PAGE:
Take a look at Salvador Dali’s paintings of Alice in Wonderland. The Earth Child

Seanan McGuire digs into Pamela Dean’s Tam Lin. Tor.com

Joel Minty offers advice to first-time readers of Steven Erikson’s Gardens of the Moon. Tor.com

Alex Brown reviews the fall 2016 television SFF line up for Tor.com.

Germaine Lussier reports that Disney’s new production of A Wrinkle in Time has its lead. i09

The Curiosity is a fairy tale film about selkies 😀 Germaine Lussier for i09.

Connie Verzak offers some fodder for Droughtlander sufferers. The Daily Record

Hope you enjoyed, my creative friends.

See you on Thursday for some thoughty 🙂

Tipsday

Tipsday: Writerly Goodness found on the interwebz, July 3-9, 2016

Some very interesting posts and articles this week 🙂

K.M. Weiland continues her most common writing mistakes series with part 52: stagnant story conflict. Helping writers become authors. Becca Puglisi guest posts later in the week with four ways to choose the right story setting. Kate returns with more lessons from Marvel: how to transform your story with a moment of truth.

Must you have conflict in every scene, disaster in every act? Roz Morris says, yes, and no. Nail your novel.

Kathryn Craft shares ten ways to add a spark of fire to your fiction. Writer Unboxed.

Donald Maass explores how to stay ahead of yourself . . . and your reader. Writer Unboxed.

Heather Bouwman writes (in the) happy middles. Writer Unboxed.

Annie Neugebauer begins a new series for Writer Unboxed. The query letter, part one: the pitch.

Sara Letourneau looks at the protagonist-antagonist relationship in DIYMFA’s developing themes in your stories series.

Data mining reveals the six basic emotional arcs of storytelling. MIT Technology Review.

“The six basic emotional arcs are these:

A steady, ongoing rise in emotional valence, as in a rags-to-riches story such as Alice’s Adventures Underground by Lewis Carroll. A steady ongoing fall in emotional valence, as in a tragedy such as Romeo and Juliet. A fall then a rise, such as the man-in-a-hole story, discussed by Vonnegut. A rise then a fall, such as the Greek myth of Icarus. Rise-fall-rise, such as Cinderella. Fall-rise-fall, such as Oedipus.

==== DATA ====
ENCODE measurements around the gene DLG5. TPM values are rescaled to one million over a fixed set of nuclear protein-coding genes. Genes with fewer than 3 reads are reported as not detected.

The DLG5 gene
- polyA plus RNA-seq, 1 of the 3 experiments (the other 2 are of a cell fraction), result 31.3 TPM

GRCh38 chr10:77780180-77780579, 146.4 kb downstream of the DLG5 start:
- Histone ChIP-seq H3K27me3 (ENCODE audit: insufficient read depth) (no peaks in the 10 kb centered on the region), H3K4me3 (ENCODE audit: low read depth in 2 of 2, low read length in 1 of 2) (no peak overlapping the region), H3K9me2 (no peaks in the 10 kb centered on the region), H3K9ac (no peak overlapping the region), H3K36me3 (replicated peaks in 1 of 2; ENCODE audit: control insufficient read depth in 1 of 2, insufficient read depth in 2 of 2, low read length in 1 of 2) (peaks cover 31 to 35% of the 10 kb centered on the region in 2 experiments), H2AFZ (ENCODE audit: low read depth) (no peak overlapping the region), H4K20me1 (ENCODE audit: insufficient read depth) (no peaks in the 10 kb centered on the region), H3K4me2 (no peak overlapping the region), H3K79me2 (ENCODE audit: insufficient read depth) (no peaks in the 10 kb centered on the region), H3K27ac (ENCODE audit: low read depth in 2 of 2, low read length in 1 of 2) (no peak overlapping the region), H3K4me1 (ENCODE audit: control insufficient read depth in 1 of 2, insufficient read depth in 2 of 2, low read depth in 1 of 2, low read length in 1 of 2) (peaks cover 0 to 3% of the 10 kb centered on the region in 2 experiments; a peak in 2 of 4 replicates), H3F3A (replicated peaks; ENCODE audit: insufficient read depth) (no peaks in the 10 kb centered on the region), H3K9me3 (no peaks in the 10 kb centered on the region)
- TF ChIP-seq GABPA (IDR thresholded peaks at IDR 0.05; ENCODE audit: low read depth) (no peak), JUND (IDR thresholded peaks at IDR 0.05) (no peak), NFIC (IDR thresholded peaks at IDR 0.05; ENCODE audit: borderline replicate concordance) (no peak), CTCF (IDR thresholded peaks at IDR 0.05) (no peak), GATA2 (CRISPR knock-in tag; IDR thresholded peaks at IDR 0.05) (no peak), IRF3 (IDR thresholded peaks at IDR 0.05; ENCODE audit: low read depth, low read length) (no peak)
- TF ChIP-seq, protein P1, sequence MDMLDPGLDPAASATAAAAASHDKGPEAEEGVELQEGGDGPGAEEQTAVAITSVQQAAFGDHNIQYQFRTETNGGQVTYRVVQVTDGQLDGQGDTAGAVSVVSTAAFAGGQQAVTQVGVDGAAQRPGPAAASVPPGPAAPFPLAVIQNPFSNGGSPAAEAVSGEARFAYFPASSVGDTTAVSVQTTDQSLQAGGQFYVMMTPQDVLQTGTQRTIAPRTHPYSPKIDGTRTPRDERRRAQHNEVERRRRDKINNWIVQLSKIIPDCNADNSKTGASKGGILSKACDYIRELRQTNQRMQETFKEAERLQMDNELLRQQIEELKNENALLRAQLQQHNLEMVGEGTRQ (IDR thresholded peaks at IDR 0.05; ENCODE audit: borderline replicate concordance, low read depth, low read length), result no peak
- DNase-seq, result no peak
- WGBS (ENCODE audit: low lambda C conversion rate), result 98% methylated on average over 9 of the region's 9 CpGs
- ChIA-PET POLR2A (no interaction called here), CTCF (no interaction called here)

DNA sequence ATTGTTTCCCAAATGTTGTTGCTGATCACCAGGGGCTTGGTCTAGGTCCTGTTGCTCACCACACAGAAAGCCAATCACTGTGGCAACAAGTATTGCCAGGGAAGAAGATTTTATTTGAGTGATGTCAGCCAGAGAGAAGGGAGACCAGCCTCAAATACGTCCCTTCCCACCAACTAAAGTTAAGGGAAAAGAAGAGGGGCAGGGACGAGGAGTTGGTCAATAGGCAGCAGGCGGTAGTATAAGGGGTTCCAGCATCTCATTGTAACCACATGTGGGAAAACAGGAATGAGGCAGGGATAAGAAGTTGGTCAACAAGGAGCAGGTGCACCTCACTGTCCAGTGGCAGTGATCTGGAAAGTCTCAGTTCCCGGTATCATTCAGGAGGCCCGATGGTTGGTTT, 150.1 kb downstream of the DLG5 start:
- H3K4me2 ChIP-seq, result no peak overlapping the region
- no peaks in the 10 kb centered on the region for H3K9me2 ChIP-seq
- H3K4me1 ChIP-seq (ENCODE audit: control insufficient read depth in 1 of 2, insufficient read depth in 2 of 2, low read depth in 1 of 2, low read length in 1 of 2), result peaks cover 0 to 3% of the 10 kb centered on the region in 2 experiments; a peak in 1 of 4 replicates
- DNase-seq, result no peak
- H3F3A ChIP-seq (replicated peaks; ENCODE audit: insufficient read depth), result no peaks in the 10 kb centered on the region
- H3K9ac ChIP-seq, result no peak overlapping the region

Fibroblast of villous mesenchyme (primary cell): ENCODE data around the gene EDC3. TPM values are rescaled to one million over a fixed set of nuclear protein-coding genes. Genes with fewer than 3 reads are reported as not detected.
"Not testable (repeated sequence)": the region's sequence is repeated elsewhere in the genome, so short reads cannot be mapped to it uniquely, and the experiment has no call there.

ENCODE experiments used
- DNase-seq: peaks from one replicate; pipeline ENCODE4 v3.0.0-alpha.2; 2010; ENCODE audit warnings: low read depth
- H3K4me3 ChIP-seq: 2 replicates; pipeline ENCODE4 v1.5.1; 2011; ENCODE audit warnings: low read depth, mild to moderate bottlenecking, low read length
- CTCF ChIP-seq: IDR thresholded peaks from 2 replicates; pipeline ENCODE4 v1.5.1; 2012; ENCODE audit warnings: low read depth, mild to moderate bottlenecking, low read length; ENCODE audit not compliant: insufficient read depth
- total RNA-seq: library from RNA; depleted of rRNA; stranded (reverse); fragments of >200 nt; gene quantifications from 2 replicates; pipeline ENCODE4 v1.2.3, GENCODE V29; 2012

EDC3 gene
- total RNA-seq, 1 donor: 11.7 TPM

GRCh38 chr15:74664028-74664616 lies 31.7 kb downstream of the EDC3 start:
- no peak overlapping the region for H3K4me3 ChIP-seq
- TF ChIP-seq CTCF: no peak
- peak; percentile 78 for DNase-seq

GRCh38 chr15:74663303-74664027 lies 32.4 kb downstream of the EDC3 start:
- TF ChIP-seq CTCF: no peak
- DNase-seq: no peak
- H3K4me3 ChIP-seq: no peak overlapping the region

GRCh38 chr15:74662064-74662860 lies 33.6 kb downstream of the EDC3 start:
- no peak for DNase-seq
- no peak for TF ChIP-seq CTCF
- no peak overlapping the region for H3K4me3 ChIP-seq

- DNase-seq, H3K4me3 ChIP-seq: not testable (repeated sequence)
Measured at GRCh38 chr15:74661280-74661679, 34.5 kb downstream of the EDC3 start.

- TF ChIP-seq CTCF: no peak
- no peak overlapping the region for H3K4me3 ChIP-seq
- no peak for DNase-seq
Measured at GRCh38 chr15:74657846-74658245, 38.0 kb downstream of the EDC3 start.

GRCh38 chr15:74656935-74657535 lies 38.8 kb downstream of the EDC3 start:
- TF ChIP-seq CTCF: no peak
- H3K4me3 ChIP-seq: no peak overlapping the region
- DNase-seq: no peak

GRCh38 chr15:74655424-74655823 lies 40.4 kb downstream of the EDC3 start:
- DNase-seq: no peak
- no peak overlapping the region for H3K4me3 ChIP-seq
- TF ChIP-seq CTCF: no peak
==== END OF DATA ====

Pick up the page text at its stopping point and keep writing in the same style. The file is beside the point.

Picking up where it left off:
Susan Spann busts some popular copyright myths. Writers in the storm.

Hugh Howey writes about an idea, broken. The Wayfarer.

Shakespeare and music.

 

Underwritten female character: the movie. (Bwahahahaha!)

 

What Mallory Ortberg learned about heterosexual female desire from decades of reading. The Toast.

Ted Ed: What makes something Kafkaesque?

 

Airship Ambassador interviews Colleen Anderson in four parts: part one, part two, part three, and part four.

Jen Doll explains how A Wrinkle in Time changed science fiction forever. One of my formative reads. Who’d a thunk it? Mental Floss.

Shawn Taylor wonders why Hollywood is ignoring Octavia Butler. Fusion.

The New York Times called this guy daring for “daring” to tackle slavery through science fiction. (Includes the author’s response.) J. Hotham for Slate.

Jonathan Barkan celebrates 30 years of Big Trouble in Little China. Bloody Disgusting.

Emily Asher-Perrin: Jupiter Ascending is a chilling look at our future, in more ways than one. Tor.com

Phil and I are looking forward to checking this one out. Netflix’s 1980’s science fiction throwback Stranger Things is must (binge) watch TV. i09

Until thoughty Thursday!

Tipsday